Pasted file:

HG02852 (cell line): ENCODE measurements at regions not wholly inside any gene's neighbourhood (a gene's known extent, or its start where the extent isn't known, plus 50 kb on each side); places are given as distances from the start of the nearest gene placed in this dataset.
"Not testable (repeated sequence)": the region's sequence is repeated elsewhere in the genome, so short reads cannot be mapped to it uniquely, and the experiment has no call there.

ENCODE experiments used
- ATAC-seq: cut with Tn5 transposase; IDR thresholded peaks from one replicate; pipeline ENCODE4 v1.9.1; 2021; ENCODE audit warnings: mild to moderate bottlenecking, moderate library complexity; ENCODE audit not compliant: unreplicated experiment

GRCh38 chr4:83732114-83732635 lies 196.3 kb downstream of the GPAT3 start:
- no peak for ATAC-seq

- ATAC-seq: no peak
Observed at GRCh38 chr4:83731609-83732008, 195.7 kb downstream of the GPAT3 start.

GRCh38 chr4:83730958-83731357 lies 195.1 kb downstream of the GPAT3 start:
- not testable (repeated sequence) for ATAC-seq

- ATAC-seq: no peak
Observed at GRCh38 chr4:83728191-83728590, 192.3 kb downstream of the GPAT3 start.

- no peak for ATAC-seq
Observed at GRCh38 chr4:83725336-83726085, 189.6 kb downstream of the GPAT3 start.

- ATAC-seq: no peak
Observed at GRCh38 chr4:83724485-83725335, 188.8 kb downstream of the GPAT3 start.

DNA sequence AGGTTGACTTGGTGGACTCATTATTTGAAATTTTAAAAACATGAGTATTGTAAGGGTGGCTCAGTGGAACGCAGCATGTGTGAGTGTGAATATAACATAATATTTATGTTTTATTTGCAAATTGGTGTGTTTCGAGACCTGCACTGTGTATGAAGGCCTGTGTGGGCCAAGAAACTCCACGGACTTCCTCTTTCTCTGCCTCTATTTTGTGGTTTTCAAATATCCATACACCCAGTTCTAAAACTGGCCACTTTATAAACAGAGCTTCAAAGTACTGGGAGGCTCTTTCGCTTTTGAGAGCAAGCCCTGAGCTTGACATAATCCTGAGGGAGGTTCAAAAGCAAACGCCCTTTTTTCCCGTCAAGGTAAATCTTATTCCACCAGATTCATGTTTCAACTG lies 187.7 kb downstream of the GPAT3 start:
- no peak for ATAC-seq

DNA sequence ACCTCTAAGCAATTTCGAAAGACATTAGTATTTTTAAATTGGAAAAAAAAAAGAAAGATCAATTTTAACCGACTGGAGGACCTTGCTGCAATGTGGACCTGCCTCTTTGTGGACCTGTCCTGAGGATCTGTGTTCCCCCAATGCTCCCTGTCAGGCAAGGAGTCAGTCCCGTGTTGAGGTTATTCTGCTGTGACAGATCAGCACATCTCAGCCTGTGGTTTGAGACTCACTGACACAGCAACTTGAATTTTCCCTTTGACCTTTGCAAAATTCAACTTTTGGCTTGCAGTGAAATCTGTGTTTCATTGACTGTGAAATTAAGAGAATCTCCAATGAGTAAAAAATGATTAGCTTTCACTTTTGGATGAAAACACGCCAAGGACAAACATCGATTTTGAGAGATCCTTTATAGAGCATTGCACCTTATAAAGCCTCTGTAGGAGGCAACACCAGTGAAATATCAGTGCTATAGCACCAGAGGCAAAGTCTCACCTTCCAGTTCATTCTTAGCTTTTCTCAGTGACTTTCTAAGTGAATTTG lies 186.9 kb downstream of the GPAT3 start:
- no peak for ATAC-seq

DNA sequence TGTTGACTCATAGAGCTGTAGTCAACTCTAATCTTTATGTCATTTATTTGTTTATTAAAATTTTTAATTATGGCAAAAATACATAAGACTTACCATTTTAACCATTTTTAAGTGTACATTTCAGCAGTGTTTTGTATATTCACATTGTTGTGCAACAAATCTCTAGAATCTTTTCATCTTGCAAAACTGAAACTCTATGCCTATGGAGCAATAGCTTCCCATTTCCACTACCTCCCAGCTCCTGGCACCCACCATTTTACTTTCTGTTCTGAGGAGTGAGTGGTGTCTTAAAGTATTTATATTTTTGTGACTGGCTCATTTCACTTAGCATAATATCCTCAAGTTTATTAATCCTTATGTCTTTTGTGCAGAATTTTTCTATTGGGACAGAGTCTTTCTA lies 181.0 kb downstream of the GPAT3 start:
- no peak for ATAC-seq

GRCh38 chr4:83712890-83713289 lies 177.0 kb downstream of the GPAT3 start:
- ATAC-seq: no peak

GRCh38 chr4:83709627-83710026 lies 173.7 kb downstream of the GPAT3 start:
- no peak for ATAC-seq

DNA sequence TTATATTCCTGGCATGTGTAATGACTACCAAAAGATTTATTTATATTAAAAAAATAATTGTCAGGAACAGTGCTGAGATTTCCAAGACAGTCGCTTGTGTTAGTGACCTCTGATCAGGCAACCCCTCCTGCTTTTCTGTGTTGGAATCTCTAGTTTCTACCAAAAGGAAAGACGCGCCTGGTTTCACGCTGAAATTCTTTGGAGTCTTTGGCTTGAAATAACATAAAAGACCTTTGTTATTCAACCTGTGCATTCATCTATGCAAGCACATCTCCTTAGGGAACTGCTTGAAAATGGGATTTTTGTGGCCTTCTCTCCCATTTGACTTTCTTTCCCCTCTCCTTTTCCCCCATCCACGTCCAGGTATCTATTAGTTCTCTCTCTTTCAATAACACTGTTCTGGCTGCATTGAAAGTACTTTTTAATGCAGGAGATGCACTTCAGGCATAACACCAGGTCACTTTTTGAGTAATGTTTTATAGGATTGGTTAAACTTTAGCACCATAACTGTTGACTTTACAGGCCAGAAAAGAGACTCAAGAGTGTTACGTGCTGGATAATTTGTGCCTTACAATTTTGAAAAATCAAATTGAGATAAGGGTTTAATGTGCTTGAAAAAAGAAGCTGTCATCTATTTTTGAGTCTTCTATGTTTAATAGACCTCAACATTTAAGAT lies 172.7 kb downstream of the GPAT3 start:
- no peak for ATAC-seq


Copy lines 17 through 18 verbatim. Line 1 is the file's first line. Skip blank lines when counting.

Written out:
DNA sequence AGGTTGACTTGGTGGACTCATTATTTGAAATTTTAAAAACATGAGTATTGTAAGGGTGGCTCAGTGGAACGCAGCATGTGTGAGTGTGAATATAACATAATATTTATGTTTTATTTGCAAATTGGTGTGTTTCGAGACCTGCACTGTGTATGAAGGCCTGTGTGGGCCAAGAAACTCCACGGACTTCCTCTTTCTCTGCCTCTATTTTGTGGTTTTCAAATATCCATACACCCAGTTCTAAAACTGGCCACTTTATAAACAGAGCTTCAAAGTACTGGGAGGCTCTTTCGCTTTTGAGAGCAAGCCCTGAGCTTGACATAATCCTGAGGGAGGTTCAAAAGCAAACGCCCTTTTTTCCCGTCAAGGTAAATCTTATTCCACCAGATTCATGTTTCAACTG lies 187.7 kb downstream of the GPAT3 start:
- no peak for ATAC-seq